Study the "Strict Homeostasis" Assumption in Ecological Stoichiometry via Bifurcations
Department of Mathematics and Statistics, University of Alberta
(December 3, 2013 10:20 AM - 11:15 AM)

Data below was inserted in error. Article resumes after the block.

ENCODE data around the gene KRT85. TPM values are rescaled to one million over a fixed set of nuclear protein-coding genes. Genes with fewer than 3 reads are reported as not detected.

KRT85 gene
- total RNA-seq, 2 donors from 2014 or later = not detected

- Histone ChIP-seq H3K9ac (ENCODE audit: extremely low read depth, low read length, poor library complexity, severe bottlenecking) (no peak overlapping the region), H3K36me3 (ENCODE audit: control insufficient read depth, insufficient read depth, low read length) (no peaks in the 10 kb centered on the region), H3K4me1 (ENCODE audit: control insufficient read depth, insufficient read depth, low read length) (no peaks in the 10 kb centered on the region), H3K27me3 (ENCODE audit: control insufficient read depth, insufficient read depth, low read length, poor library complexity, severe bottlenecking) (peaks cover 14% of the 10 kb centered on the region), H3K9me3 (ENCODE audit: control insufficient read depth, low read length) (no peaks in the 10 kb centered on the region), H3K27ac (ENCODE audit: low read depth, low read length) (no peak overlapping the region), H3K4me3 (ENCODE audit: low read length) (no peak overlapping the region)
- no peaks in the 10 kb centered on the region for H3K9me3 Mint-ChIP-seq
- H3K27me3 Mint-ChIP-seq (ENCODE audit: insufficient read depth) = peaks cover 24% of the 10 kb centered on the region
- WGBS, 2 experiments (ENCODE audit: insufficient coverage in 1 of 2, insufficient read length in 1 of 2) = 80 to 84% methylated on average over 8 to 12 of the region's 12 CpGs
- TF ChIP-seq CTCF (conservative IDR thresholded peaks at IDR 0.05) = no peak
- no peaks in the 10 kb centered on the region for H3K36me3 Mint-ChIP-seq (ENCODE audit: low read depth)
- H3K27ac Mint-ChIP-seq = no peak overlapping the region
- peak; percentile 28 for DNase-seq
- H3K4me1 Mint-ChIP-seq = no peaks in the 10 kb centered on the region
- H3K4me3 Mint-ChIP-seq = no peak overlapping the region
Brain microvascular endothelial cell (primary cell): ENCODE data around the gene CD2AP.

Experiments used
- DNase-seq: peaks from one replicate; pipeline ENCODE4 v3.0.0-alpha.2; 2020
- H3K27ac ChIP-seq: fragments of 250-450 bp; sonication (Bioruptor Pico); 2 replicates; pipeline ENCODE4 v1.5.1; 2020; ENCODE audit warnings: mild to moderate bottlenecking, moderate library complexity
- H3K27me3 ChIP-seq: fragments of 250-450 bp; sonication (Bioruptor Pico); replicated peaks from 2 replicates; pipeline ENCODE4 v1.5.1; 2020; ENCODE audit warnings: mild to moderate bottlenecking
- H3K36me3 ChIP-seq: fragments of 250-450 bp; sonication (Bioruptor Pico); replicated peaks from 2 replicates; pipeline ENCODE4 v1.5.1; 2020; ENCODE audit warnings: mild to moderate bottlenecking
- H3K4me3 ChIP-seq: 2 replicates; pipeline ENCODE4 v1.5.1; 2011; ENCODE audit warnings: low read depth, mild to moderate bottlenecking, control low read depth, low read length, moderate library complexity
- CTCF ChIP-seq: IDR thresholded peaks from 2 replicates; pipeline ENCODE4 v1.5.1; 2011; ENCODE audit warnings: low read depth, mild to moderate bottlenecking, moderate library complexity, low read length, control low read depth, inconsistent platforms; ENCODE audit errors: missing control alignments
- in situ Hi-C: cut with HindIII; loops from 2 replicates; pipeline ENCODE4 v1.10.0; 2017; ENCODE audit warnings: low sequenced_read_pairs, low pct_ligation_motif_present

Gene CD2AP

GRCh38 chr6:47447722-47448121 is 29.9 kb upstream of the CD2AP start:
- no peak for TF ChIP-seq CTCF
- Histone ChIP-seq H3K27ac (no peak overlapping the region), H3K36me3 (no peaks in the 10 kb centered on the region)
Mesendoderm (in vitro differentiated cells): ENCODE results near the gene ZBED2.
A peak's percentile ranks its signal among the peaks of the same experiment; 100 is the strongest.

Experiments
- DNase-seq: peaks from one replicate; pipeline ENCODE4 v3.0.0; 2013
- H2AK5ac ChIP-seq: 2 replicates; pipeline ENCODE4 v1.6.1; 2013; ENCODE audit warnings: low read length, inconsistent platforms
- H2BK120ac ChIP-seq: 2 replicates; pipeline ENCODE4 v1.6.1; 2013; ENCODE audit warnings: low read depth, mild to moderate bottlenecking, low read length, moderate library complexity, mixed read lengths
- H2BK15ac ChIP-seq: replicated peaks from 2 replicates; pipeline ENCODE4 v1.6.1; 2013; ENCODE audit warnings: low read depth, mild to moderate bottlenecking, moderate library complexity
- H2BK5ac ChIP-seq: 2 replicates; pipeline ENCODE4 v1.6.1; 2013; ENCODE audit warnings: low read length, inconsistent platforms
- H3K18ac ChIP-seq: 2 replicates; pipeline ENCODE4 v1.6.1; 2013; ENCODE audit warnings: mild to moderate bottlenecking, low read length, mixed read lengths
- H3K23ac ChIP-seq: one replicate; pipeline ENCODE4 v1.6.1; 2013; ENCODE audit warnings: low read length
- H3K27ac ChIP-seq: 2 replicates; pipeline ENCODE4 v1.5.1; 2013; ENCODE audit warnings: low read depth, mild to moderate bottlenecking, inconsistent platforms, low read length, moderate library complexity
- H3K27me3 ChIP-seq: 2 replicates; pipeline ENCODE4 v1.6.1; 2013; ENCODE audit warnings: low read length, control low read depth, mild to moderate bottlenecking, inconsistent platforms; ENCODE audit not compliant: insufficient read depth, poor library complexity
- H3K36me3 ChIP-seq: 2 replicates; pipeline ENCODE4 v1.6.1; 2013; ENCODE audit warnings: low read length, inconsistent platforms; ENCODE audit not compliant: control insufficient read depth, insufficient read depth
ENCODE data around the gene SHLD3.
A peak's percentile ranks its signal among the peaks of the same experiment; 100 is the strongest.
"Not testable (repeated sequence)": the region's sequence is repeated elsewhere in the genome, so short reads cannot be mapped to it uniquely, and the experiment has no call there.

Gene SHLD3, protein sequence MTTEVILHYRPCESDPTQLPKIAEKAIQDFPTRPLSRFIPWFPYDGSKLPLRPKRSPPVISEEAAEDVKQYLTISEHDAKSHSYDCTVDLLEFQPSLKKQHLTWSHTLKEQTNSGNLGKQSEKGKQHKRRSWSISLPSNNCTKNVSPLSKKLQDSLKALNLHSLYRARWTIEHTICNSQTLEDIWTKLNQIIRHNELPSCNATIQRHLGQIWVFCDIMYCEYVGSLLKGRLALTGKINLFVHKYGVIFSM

Not only carbon (C) but also nutrient elements such as nitrogen (N) and phosphorous (P) are pivotal for organismal growth, reproduction, and maintenance. Newly emerging mathematical models linking population dynamics with these key elements greatly improve historic trophic interaction models and resolve many existing paradoxes. Most of these models assume strict homeostasis in heterotroph and non-homeostasis in autotroph due to the fact that the stoichiometric variability of heterotroph is much less than that of autotroph. Via bifurcations we study when the "strict homeostasis" assumption is sound and when not. Incorporating light dependence on the growth of autotrophs, the resulting dynamics reveal a series of homoclinic and heteroclinic bifurcations in low light conditions giving the explanation for why microcosm experiments have had unreliable results in low light conditions.